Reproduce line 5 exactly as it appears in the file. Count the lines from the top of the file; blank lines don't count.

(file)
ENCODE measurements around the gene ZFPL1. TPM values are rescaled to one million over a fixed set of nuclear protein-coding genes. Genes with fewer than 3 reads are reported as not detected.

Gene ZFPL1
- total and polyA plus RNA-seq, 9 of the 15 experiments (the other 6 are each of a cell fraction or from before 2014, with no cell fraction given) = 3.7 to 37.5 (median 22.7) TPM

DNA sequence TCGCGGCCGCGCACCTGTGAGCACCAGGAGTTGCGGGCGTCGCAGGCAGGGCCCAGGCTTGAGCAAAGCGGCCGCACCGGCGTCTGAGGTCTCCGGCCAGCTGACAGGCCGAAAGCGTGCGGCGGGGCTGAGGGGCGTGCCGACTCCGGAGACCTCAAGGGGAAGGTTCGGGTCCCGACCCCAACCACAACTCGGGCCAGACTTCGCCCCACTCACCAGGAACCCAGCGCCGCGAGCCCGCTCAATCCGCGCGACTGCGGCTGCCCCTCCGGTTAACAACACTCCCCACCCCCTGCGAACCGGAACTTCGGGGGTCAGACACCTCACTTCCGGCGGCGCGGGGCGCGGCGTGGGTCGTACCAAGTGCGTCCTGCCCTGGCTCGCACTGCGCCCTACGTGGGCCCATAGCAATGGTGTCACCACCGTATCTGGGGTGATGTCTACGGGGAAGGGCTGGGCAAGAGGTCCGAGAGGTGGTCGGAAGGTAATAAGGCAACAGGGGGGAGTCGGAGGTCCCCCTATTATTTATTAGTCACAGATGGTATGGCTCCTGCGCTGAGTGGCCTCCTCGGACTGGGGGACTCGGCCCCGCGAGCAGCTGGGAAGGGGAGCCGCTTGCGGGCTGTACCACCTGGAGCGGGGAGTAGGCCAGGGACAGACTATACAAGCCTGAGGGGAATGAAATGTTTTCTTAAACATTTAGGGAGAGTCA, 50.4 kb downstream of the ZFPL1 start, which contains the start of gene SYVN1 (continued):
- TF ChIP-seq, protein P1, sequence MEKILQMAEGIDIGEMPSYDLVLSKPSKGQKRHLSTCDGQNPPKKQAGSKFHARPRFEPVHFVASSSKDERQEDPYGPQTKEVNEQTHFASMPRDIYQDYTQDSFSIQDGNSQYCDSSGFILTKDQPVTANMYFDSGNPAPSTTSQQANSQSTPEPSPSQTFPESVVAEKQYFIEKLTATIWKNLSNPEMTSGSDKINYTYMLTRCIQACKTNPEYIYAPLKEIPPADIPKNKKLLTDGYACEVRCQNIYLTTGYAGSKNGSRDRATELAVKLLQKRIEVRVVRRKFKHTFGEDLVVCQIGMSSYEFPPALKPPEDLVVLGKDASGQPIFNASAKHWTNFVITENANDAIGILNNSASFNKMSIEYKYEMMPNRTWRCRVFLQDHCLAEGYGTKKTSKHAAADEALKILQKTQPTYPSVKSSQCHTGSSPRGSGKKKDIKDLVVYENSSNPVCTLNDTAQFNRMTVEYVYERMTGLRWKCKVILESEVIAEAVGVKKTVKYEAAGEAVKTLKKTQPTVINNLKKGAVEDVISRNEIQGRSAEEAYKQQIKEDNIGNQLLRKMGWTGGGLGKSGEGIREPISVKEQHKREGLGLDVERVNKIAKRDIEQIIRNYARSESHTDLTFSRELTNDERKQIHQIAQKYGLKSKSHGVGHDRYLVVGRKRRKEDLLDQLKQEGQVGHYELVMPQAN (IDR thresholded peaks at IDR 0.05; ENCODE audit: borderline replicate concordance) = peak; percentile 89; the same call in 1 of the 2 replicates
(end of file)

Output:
- TF ChIP-seq, protein P1, sequence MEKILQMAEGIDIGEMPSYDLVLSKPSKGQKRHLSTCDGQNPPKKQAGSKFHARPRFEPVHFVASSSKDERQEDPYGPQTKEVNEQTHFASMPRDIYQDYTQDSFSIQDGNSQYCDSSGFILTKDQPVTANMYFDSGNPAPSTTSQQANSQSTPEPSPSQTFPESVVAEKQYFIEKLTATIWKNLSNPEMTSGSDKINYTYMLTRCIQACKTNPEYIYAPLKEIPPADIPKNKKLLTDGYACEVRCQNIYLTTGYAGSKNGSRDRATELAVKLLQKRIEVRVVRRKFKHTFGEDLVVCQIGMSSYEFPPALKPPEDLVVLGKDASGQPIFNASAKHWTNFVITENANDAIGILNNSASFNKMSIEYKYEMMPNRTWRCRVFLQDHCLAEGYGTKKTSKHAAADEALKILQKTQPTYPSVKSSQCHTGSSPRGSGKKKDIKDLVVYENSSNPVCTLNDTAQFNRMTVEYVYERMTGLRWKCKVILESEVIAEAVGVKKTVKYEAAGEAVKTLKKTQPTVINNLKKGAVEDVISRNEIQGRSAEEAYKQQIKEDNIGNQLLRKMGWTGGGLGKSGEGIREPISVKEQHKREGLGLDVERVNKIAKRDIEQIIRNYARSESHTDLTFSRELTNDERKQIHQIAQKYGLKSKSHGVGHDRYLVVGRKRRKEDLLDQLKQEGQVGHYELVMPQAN (IDR thresholded peaks at IDR 0.05; ENCODE audit: borderline replicate concordance) = peak; percentile 89; the same call in 1 of the 2 replicates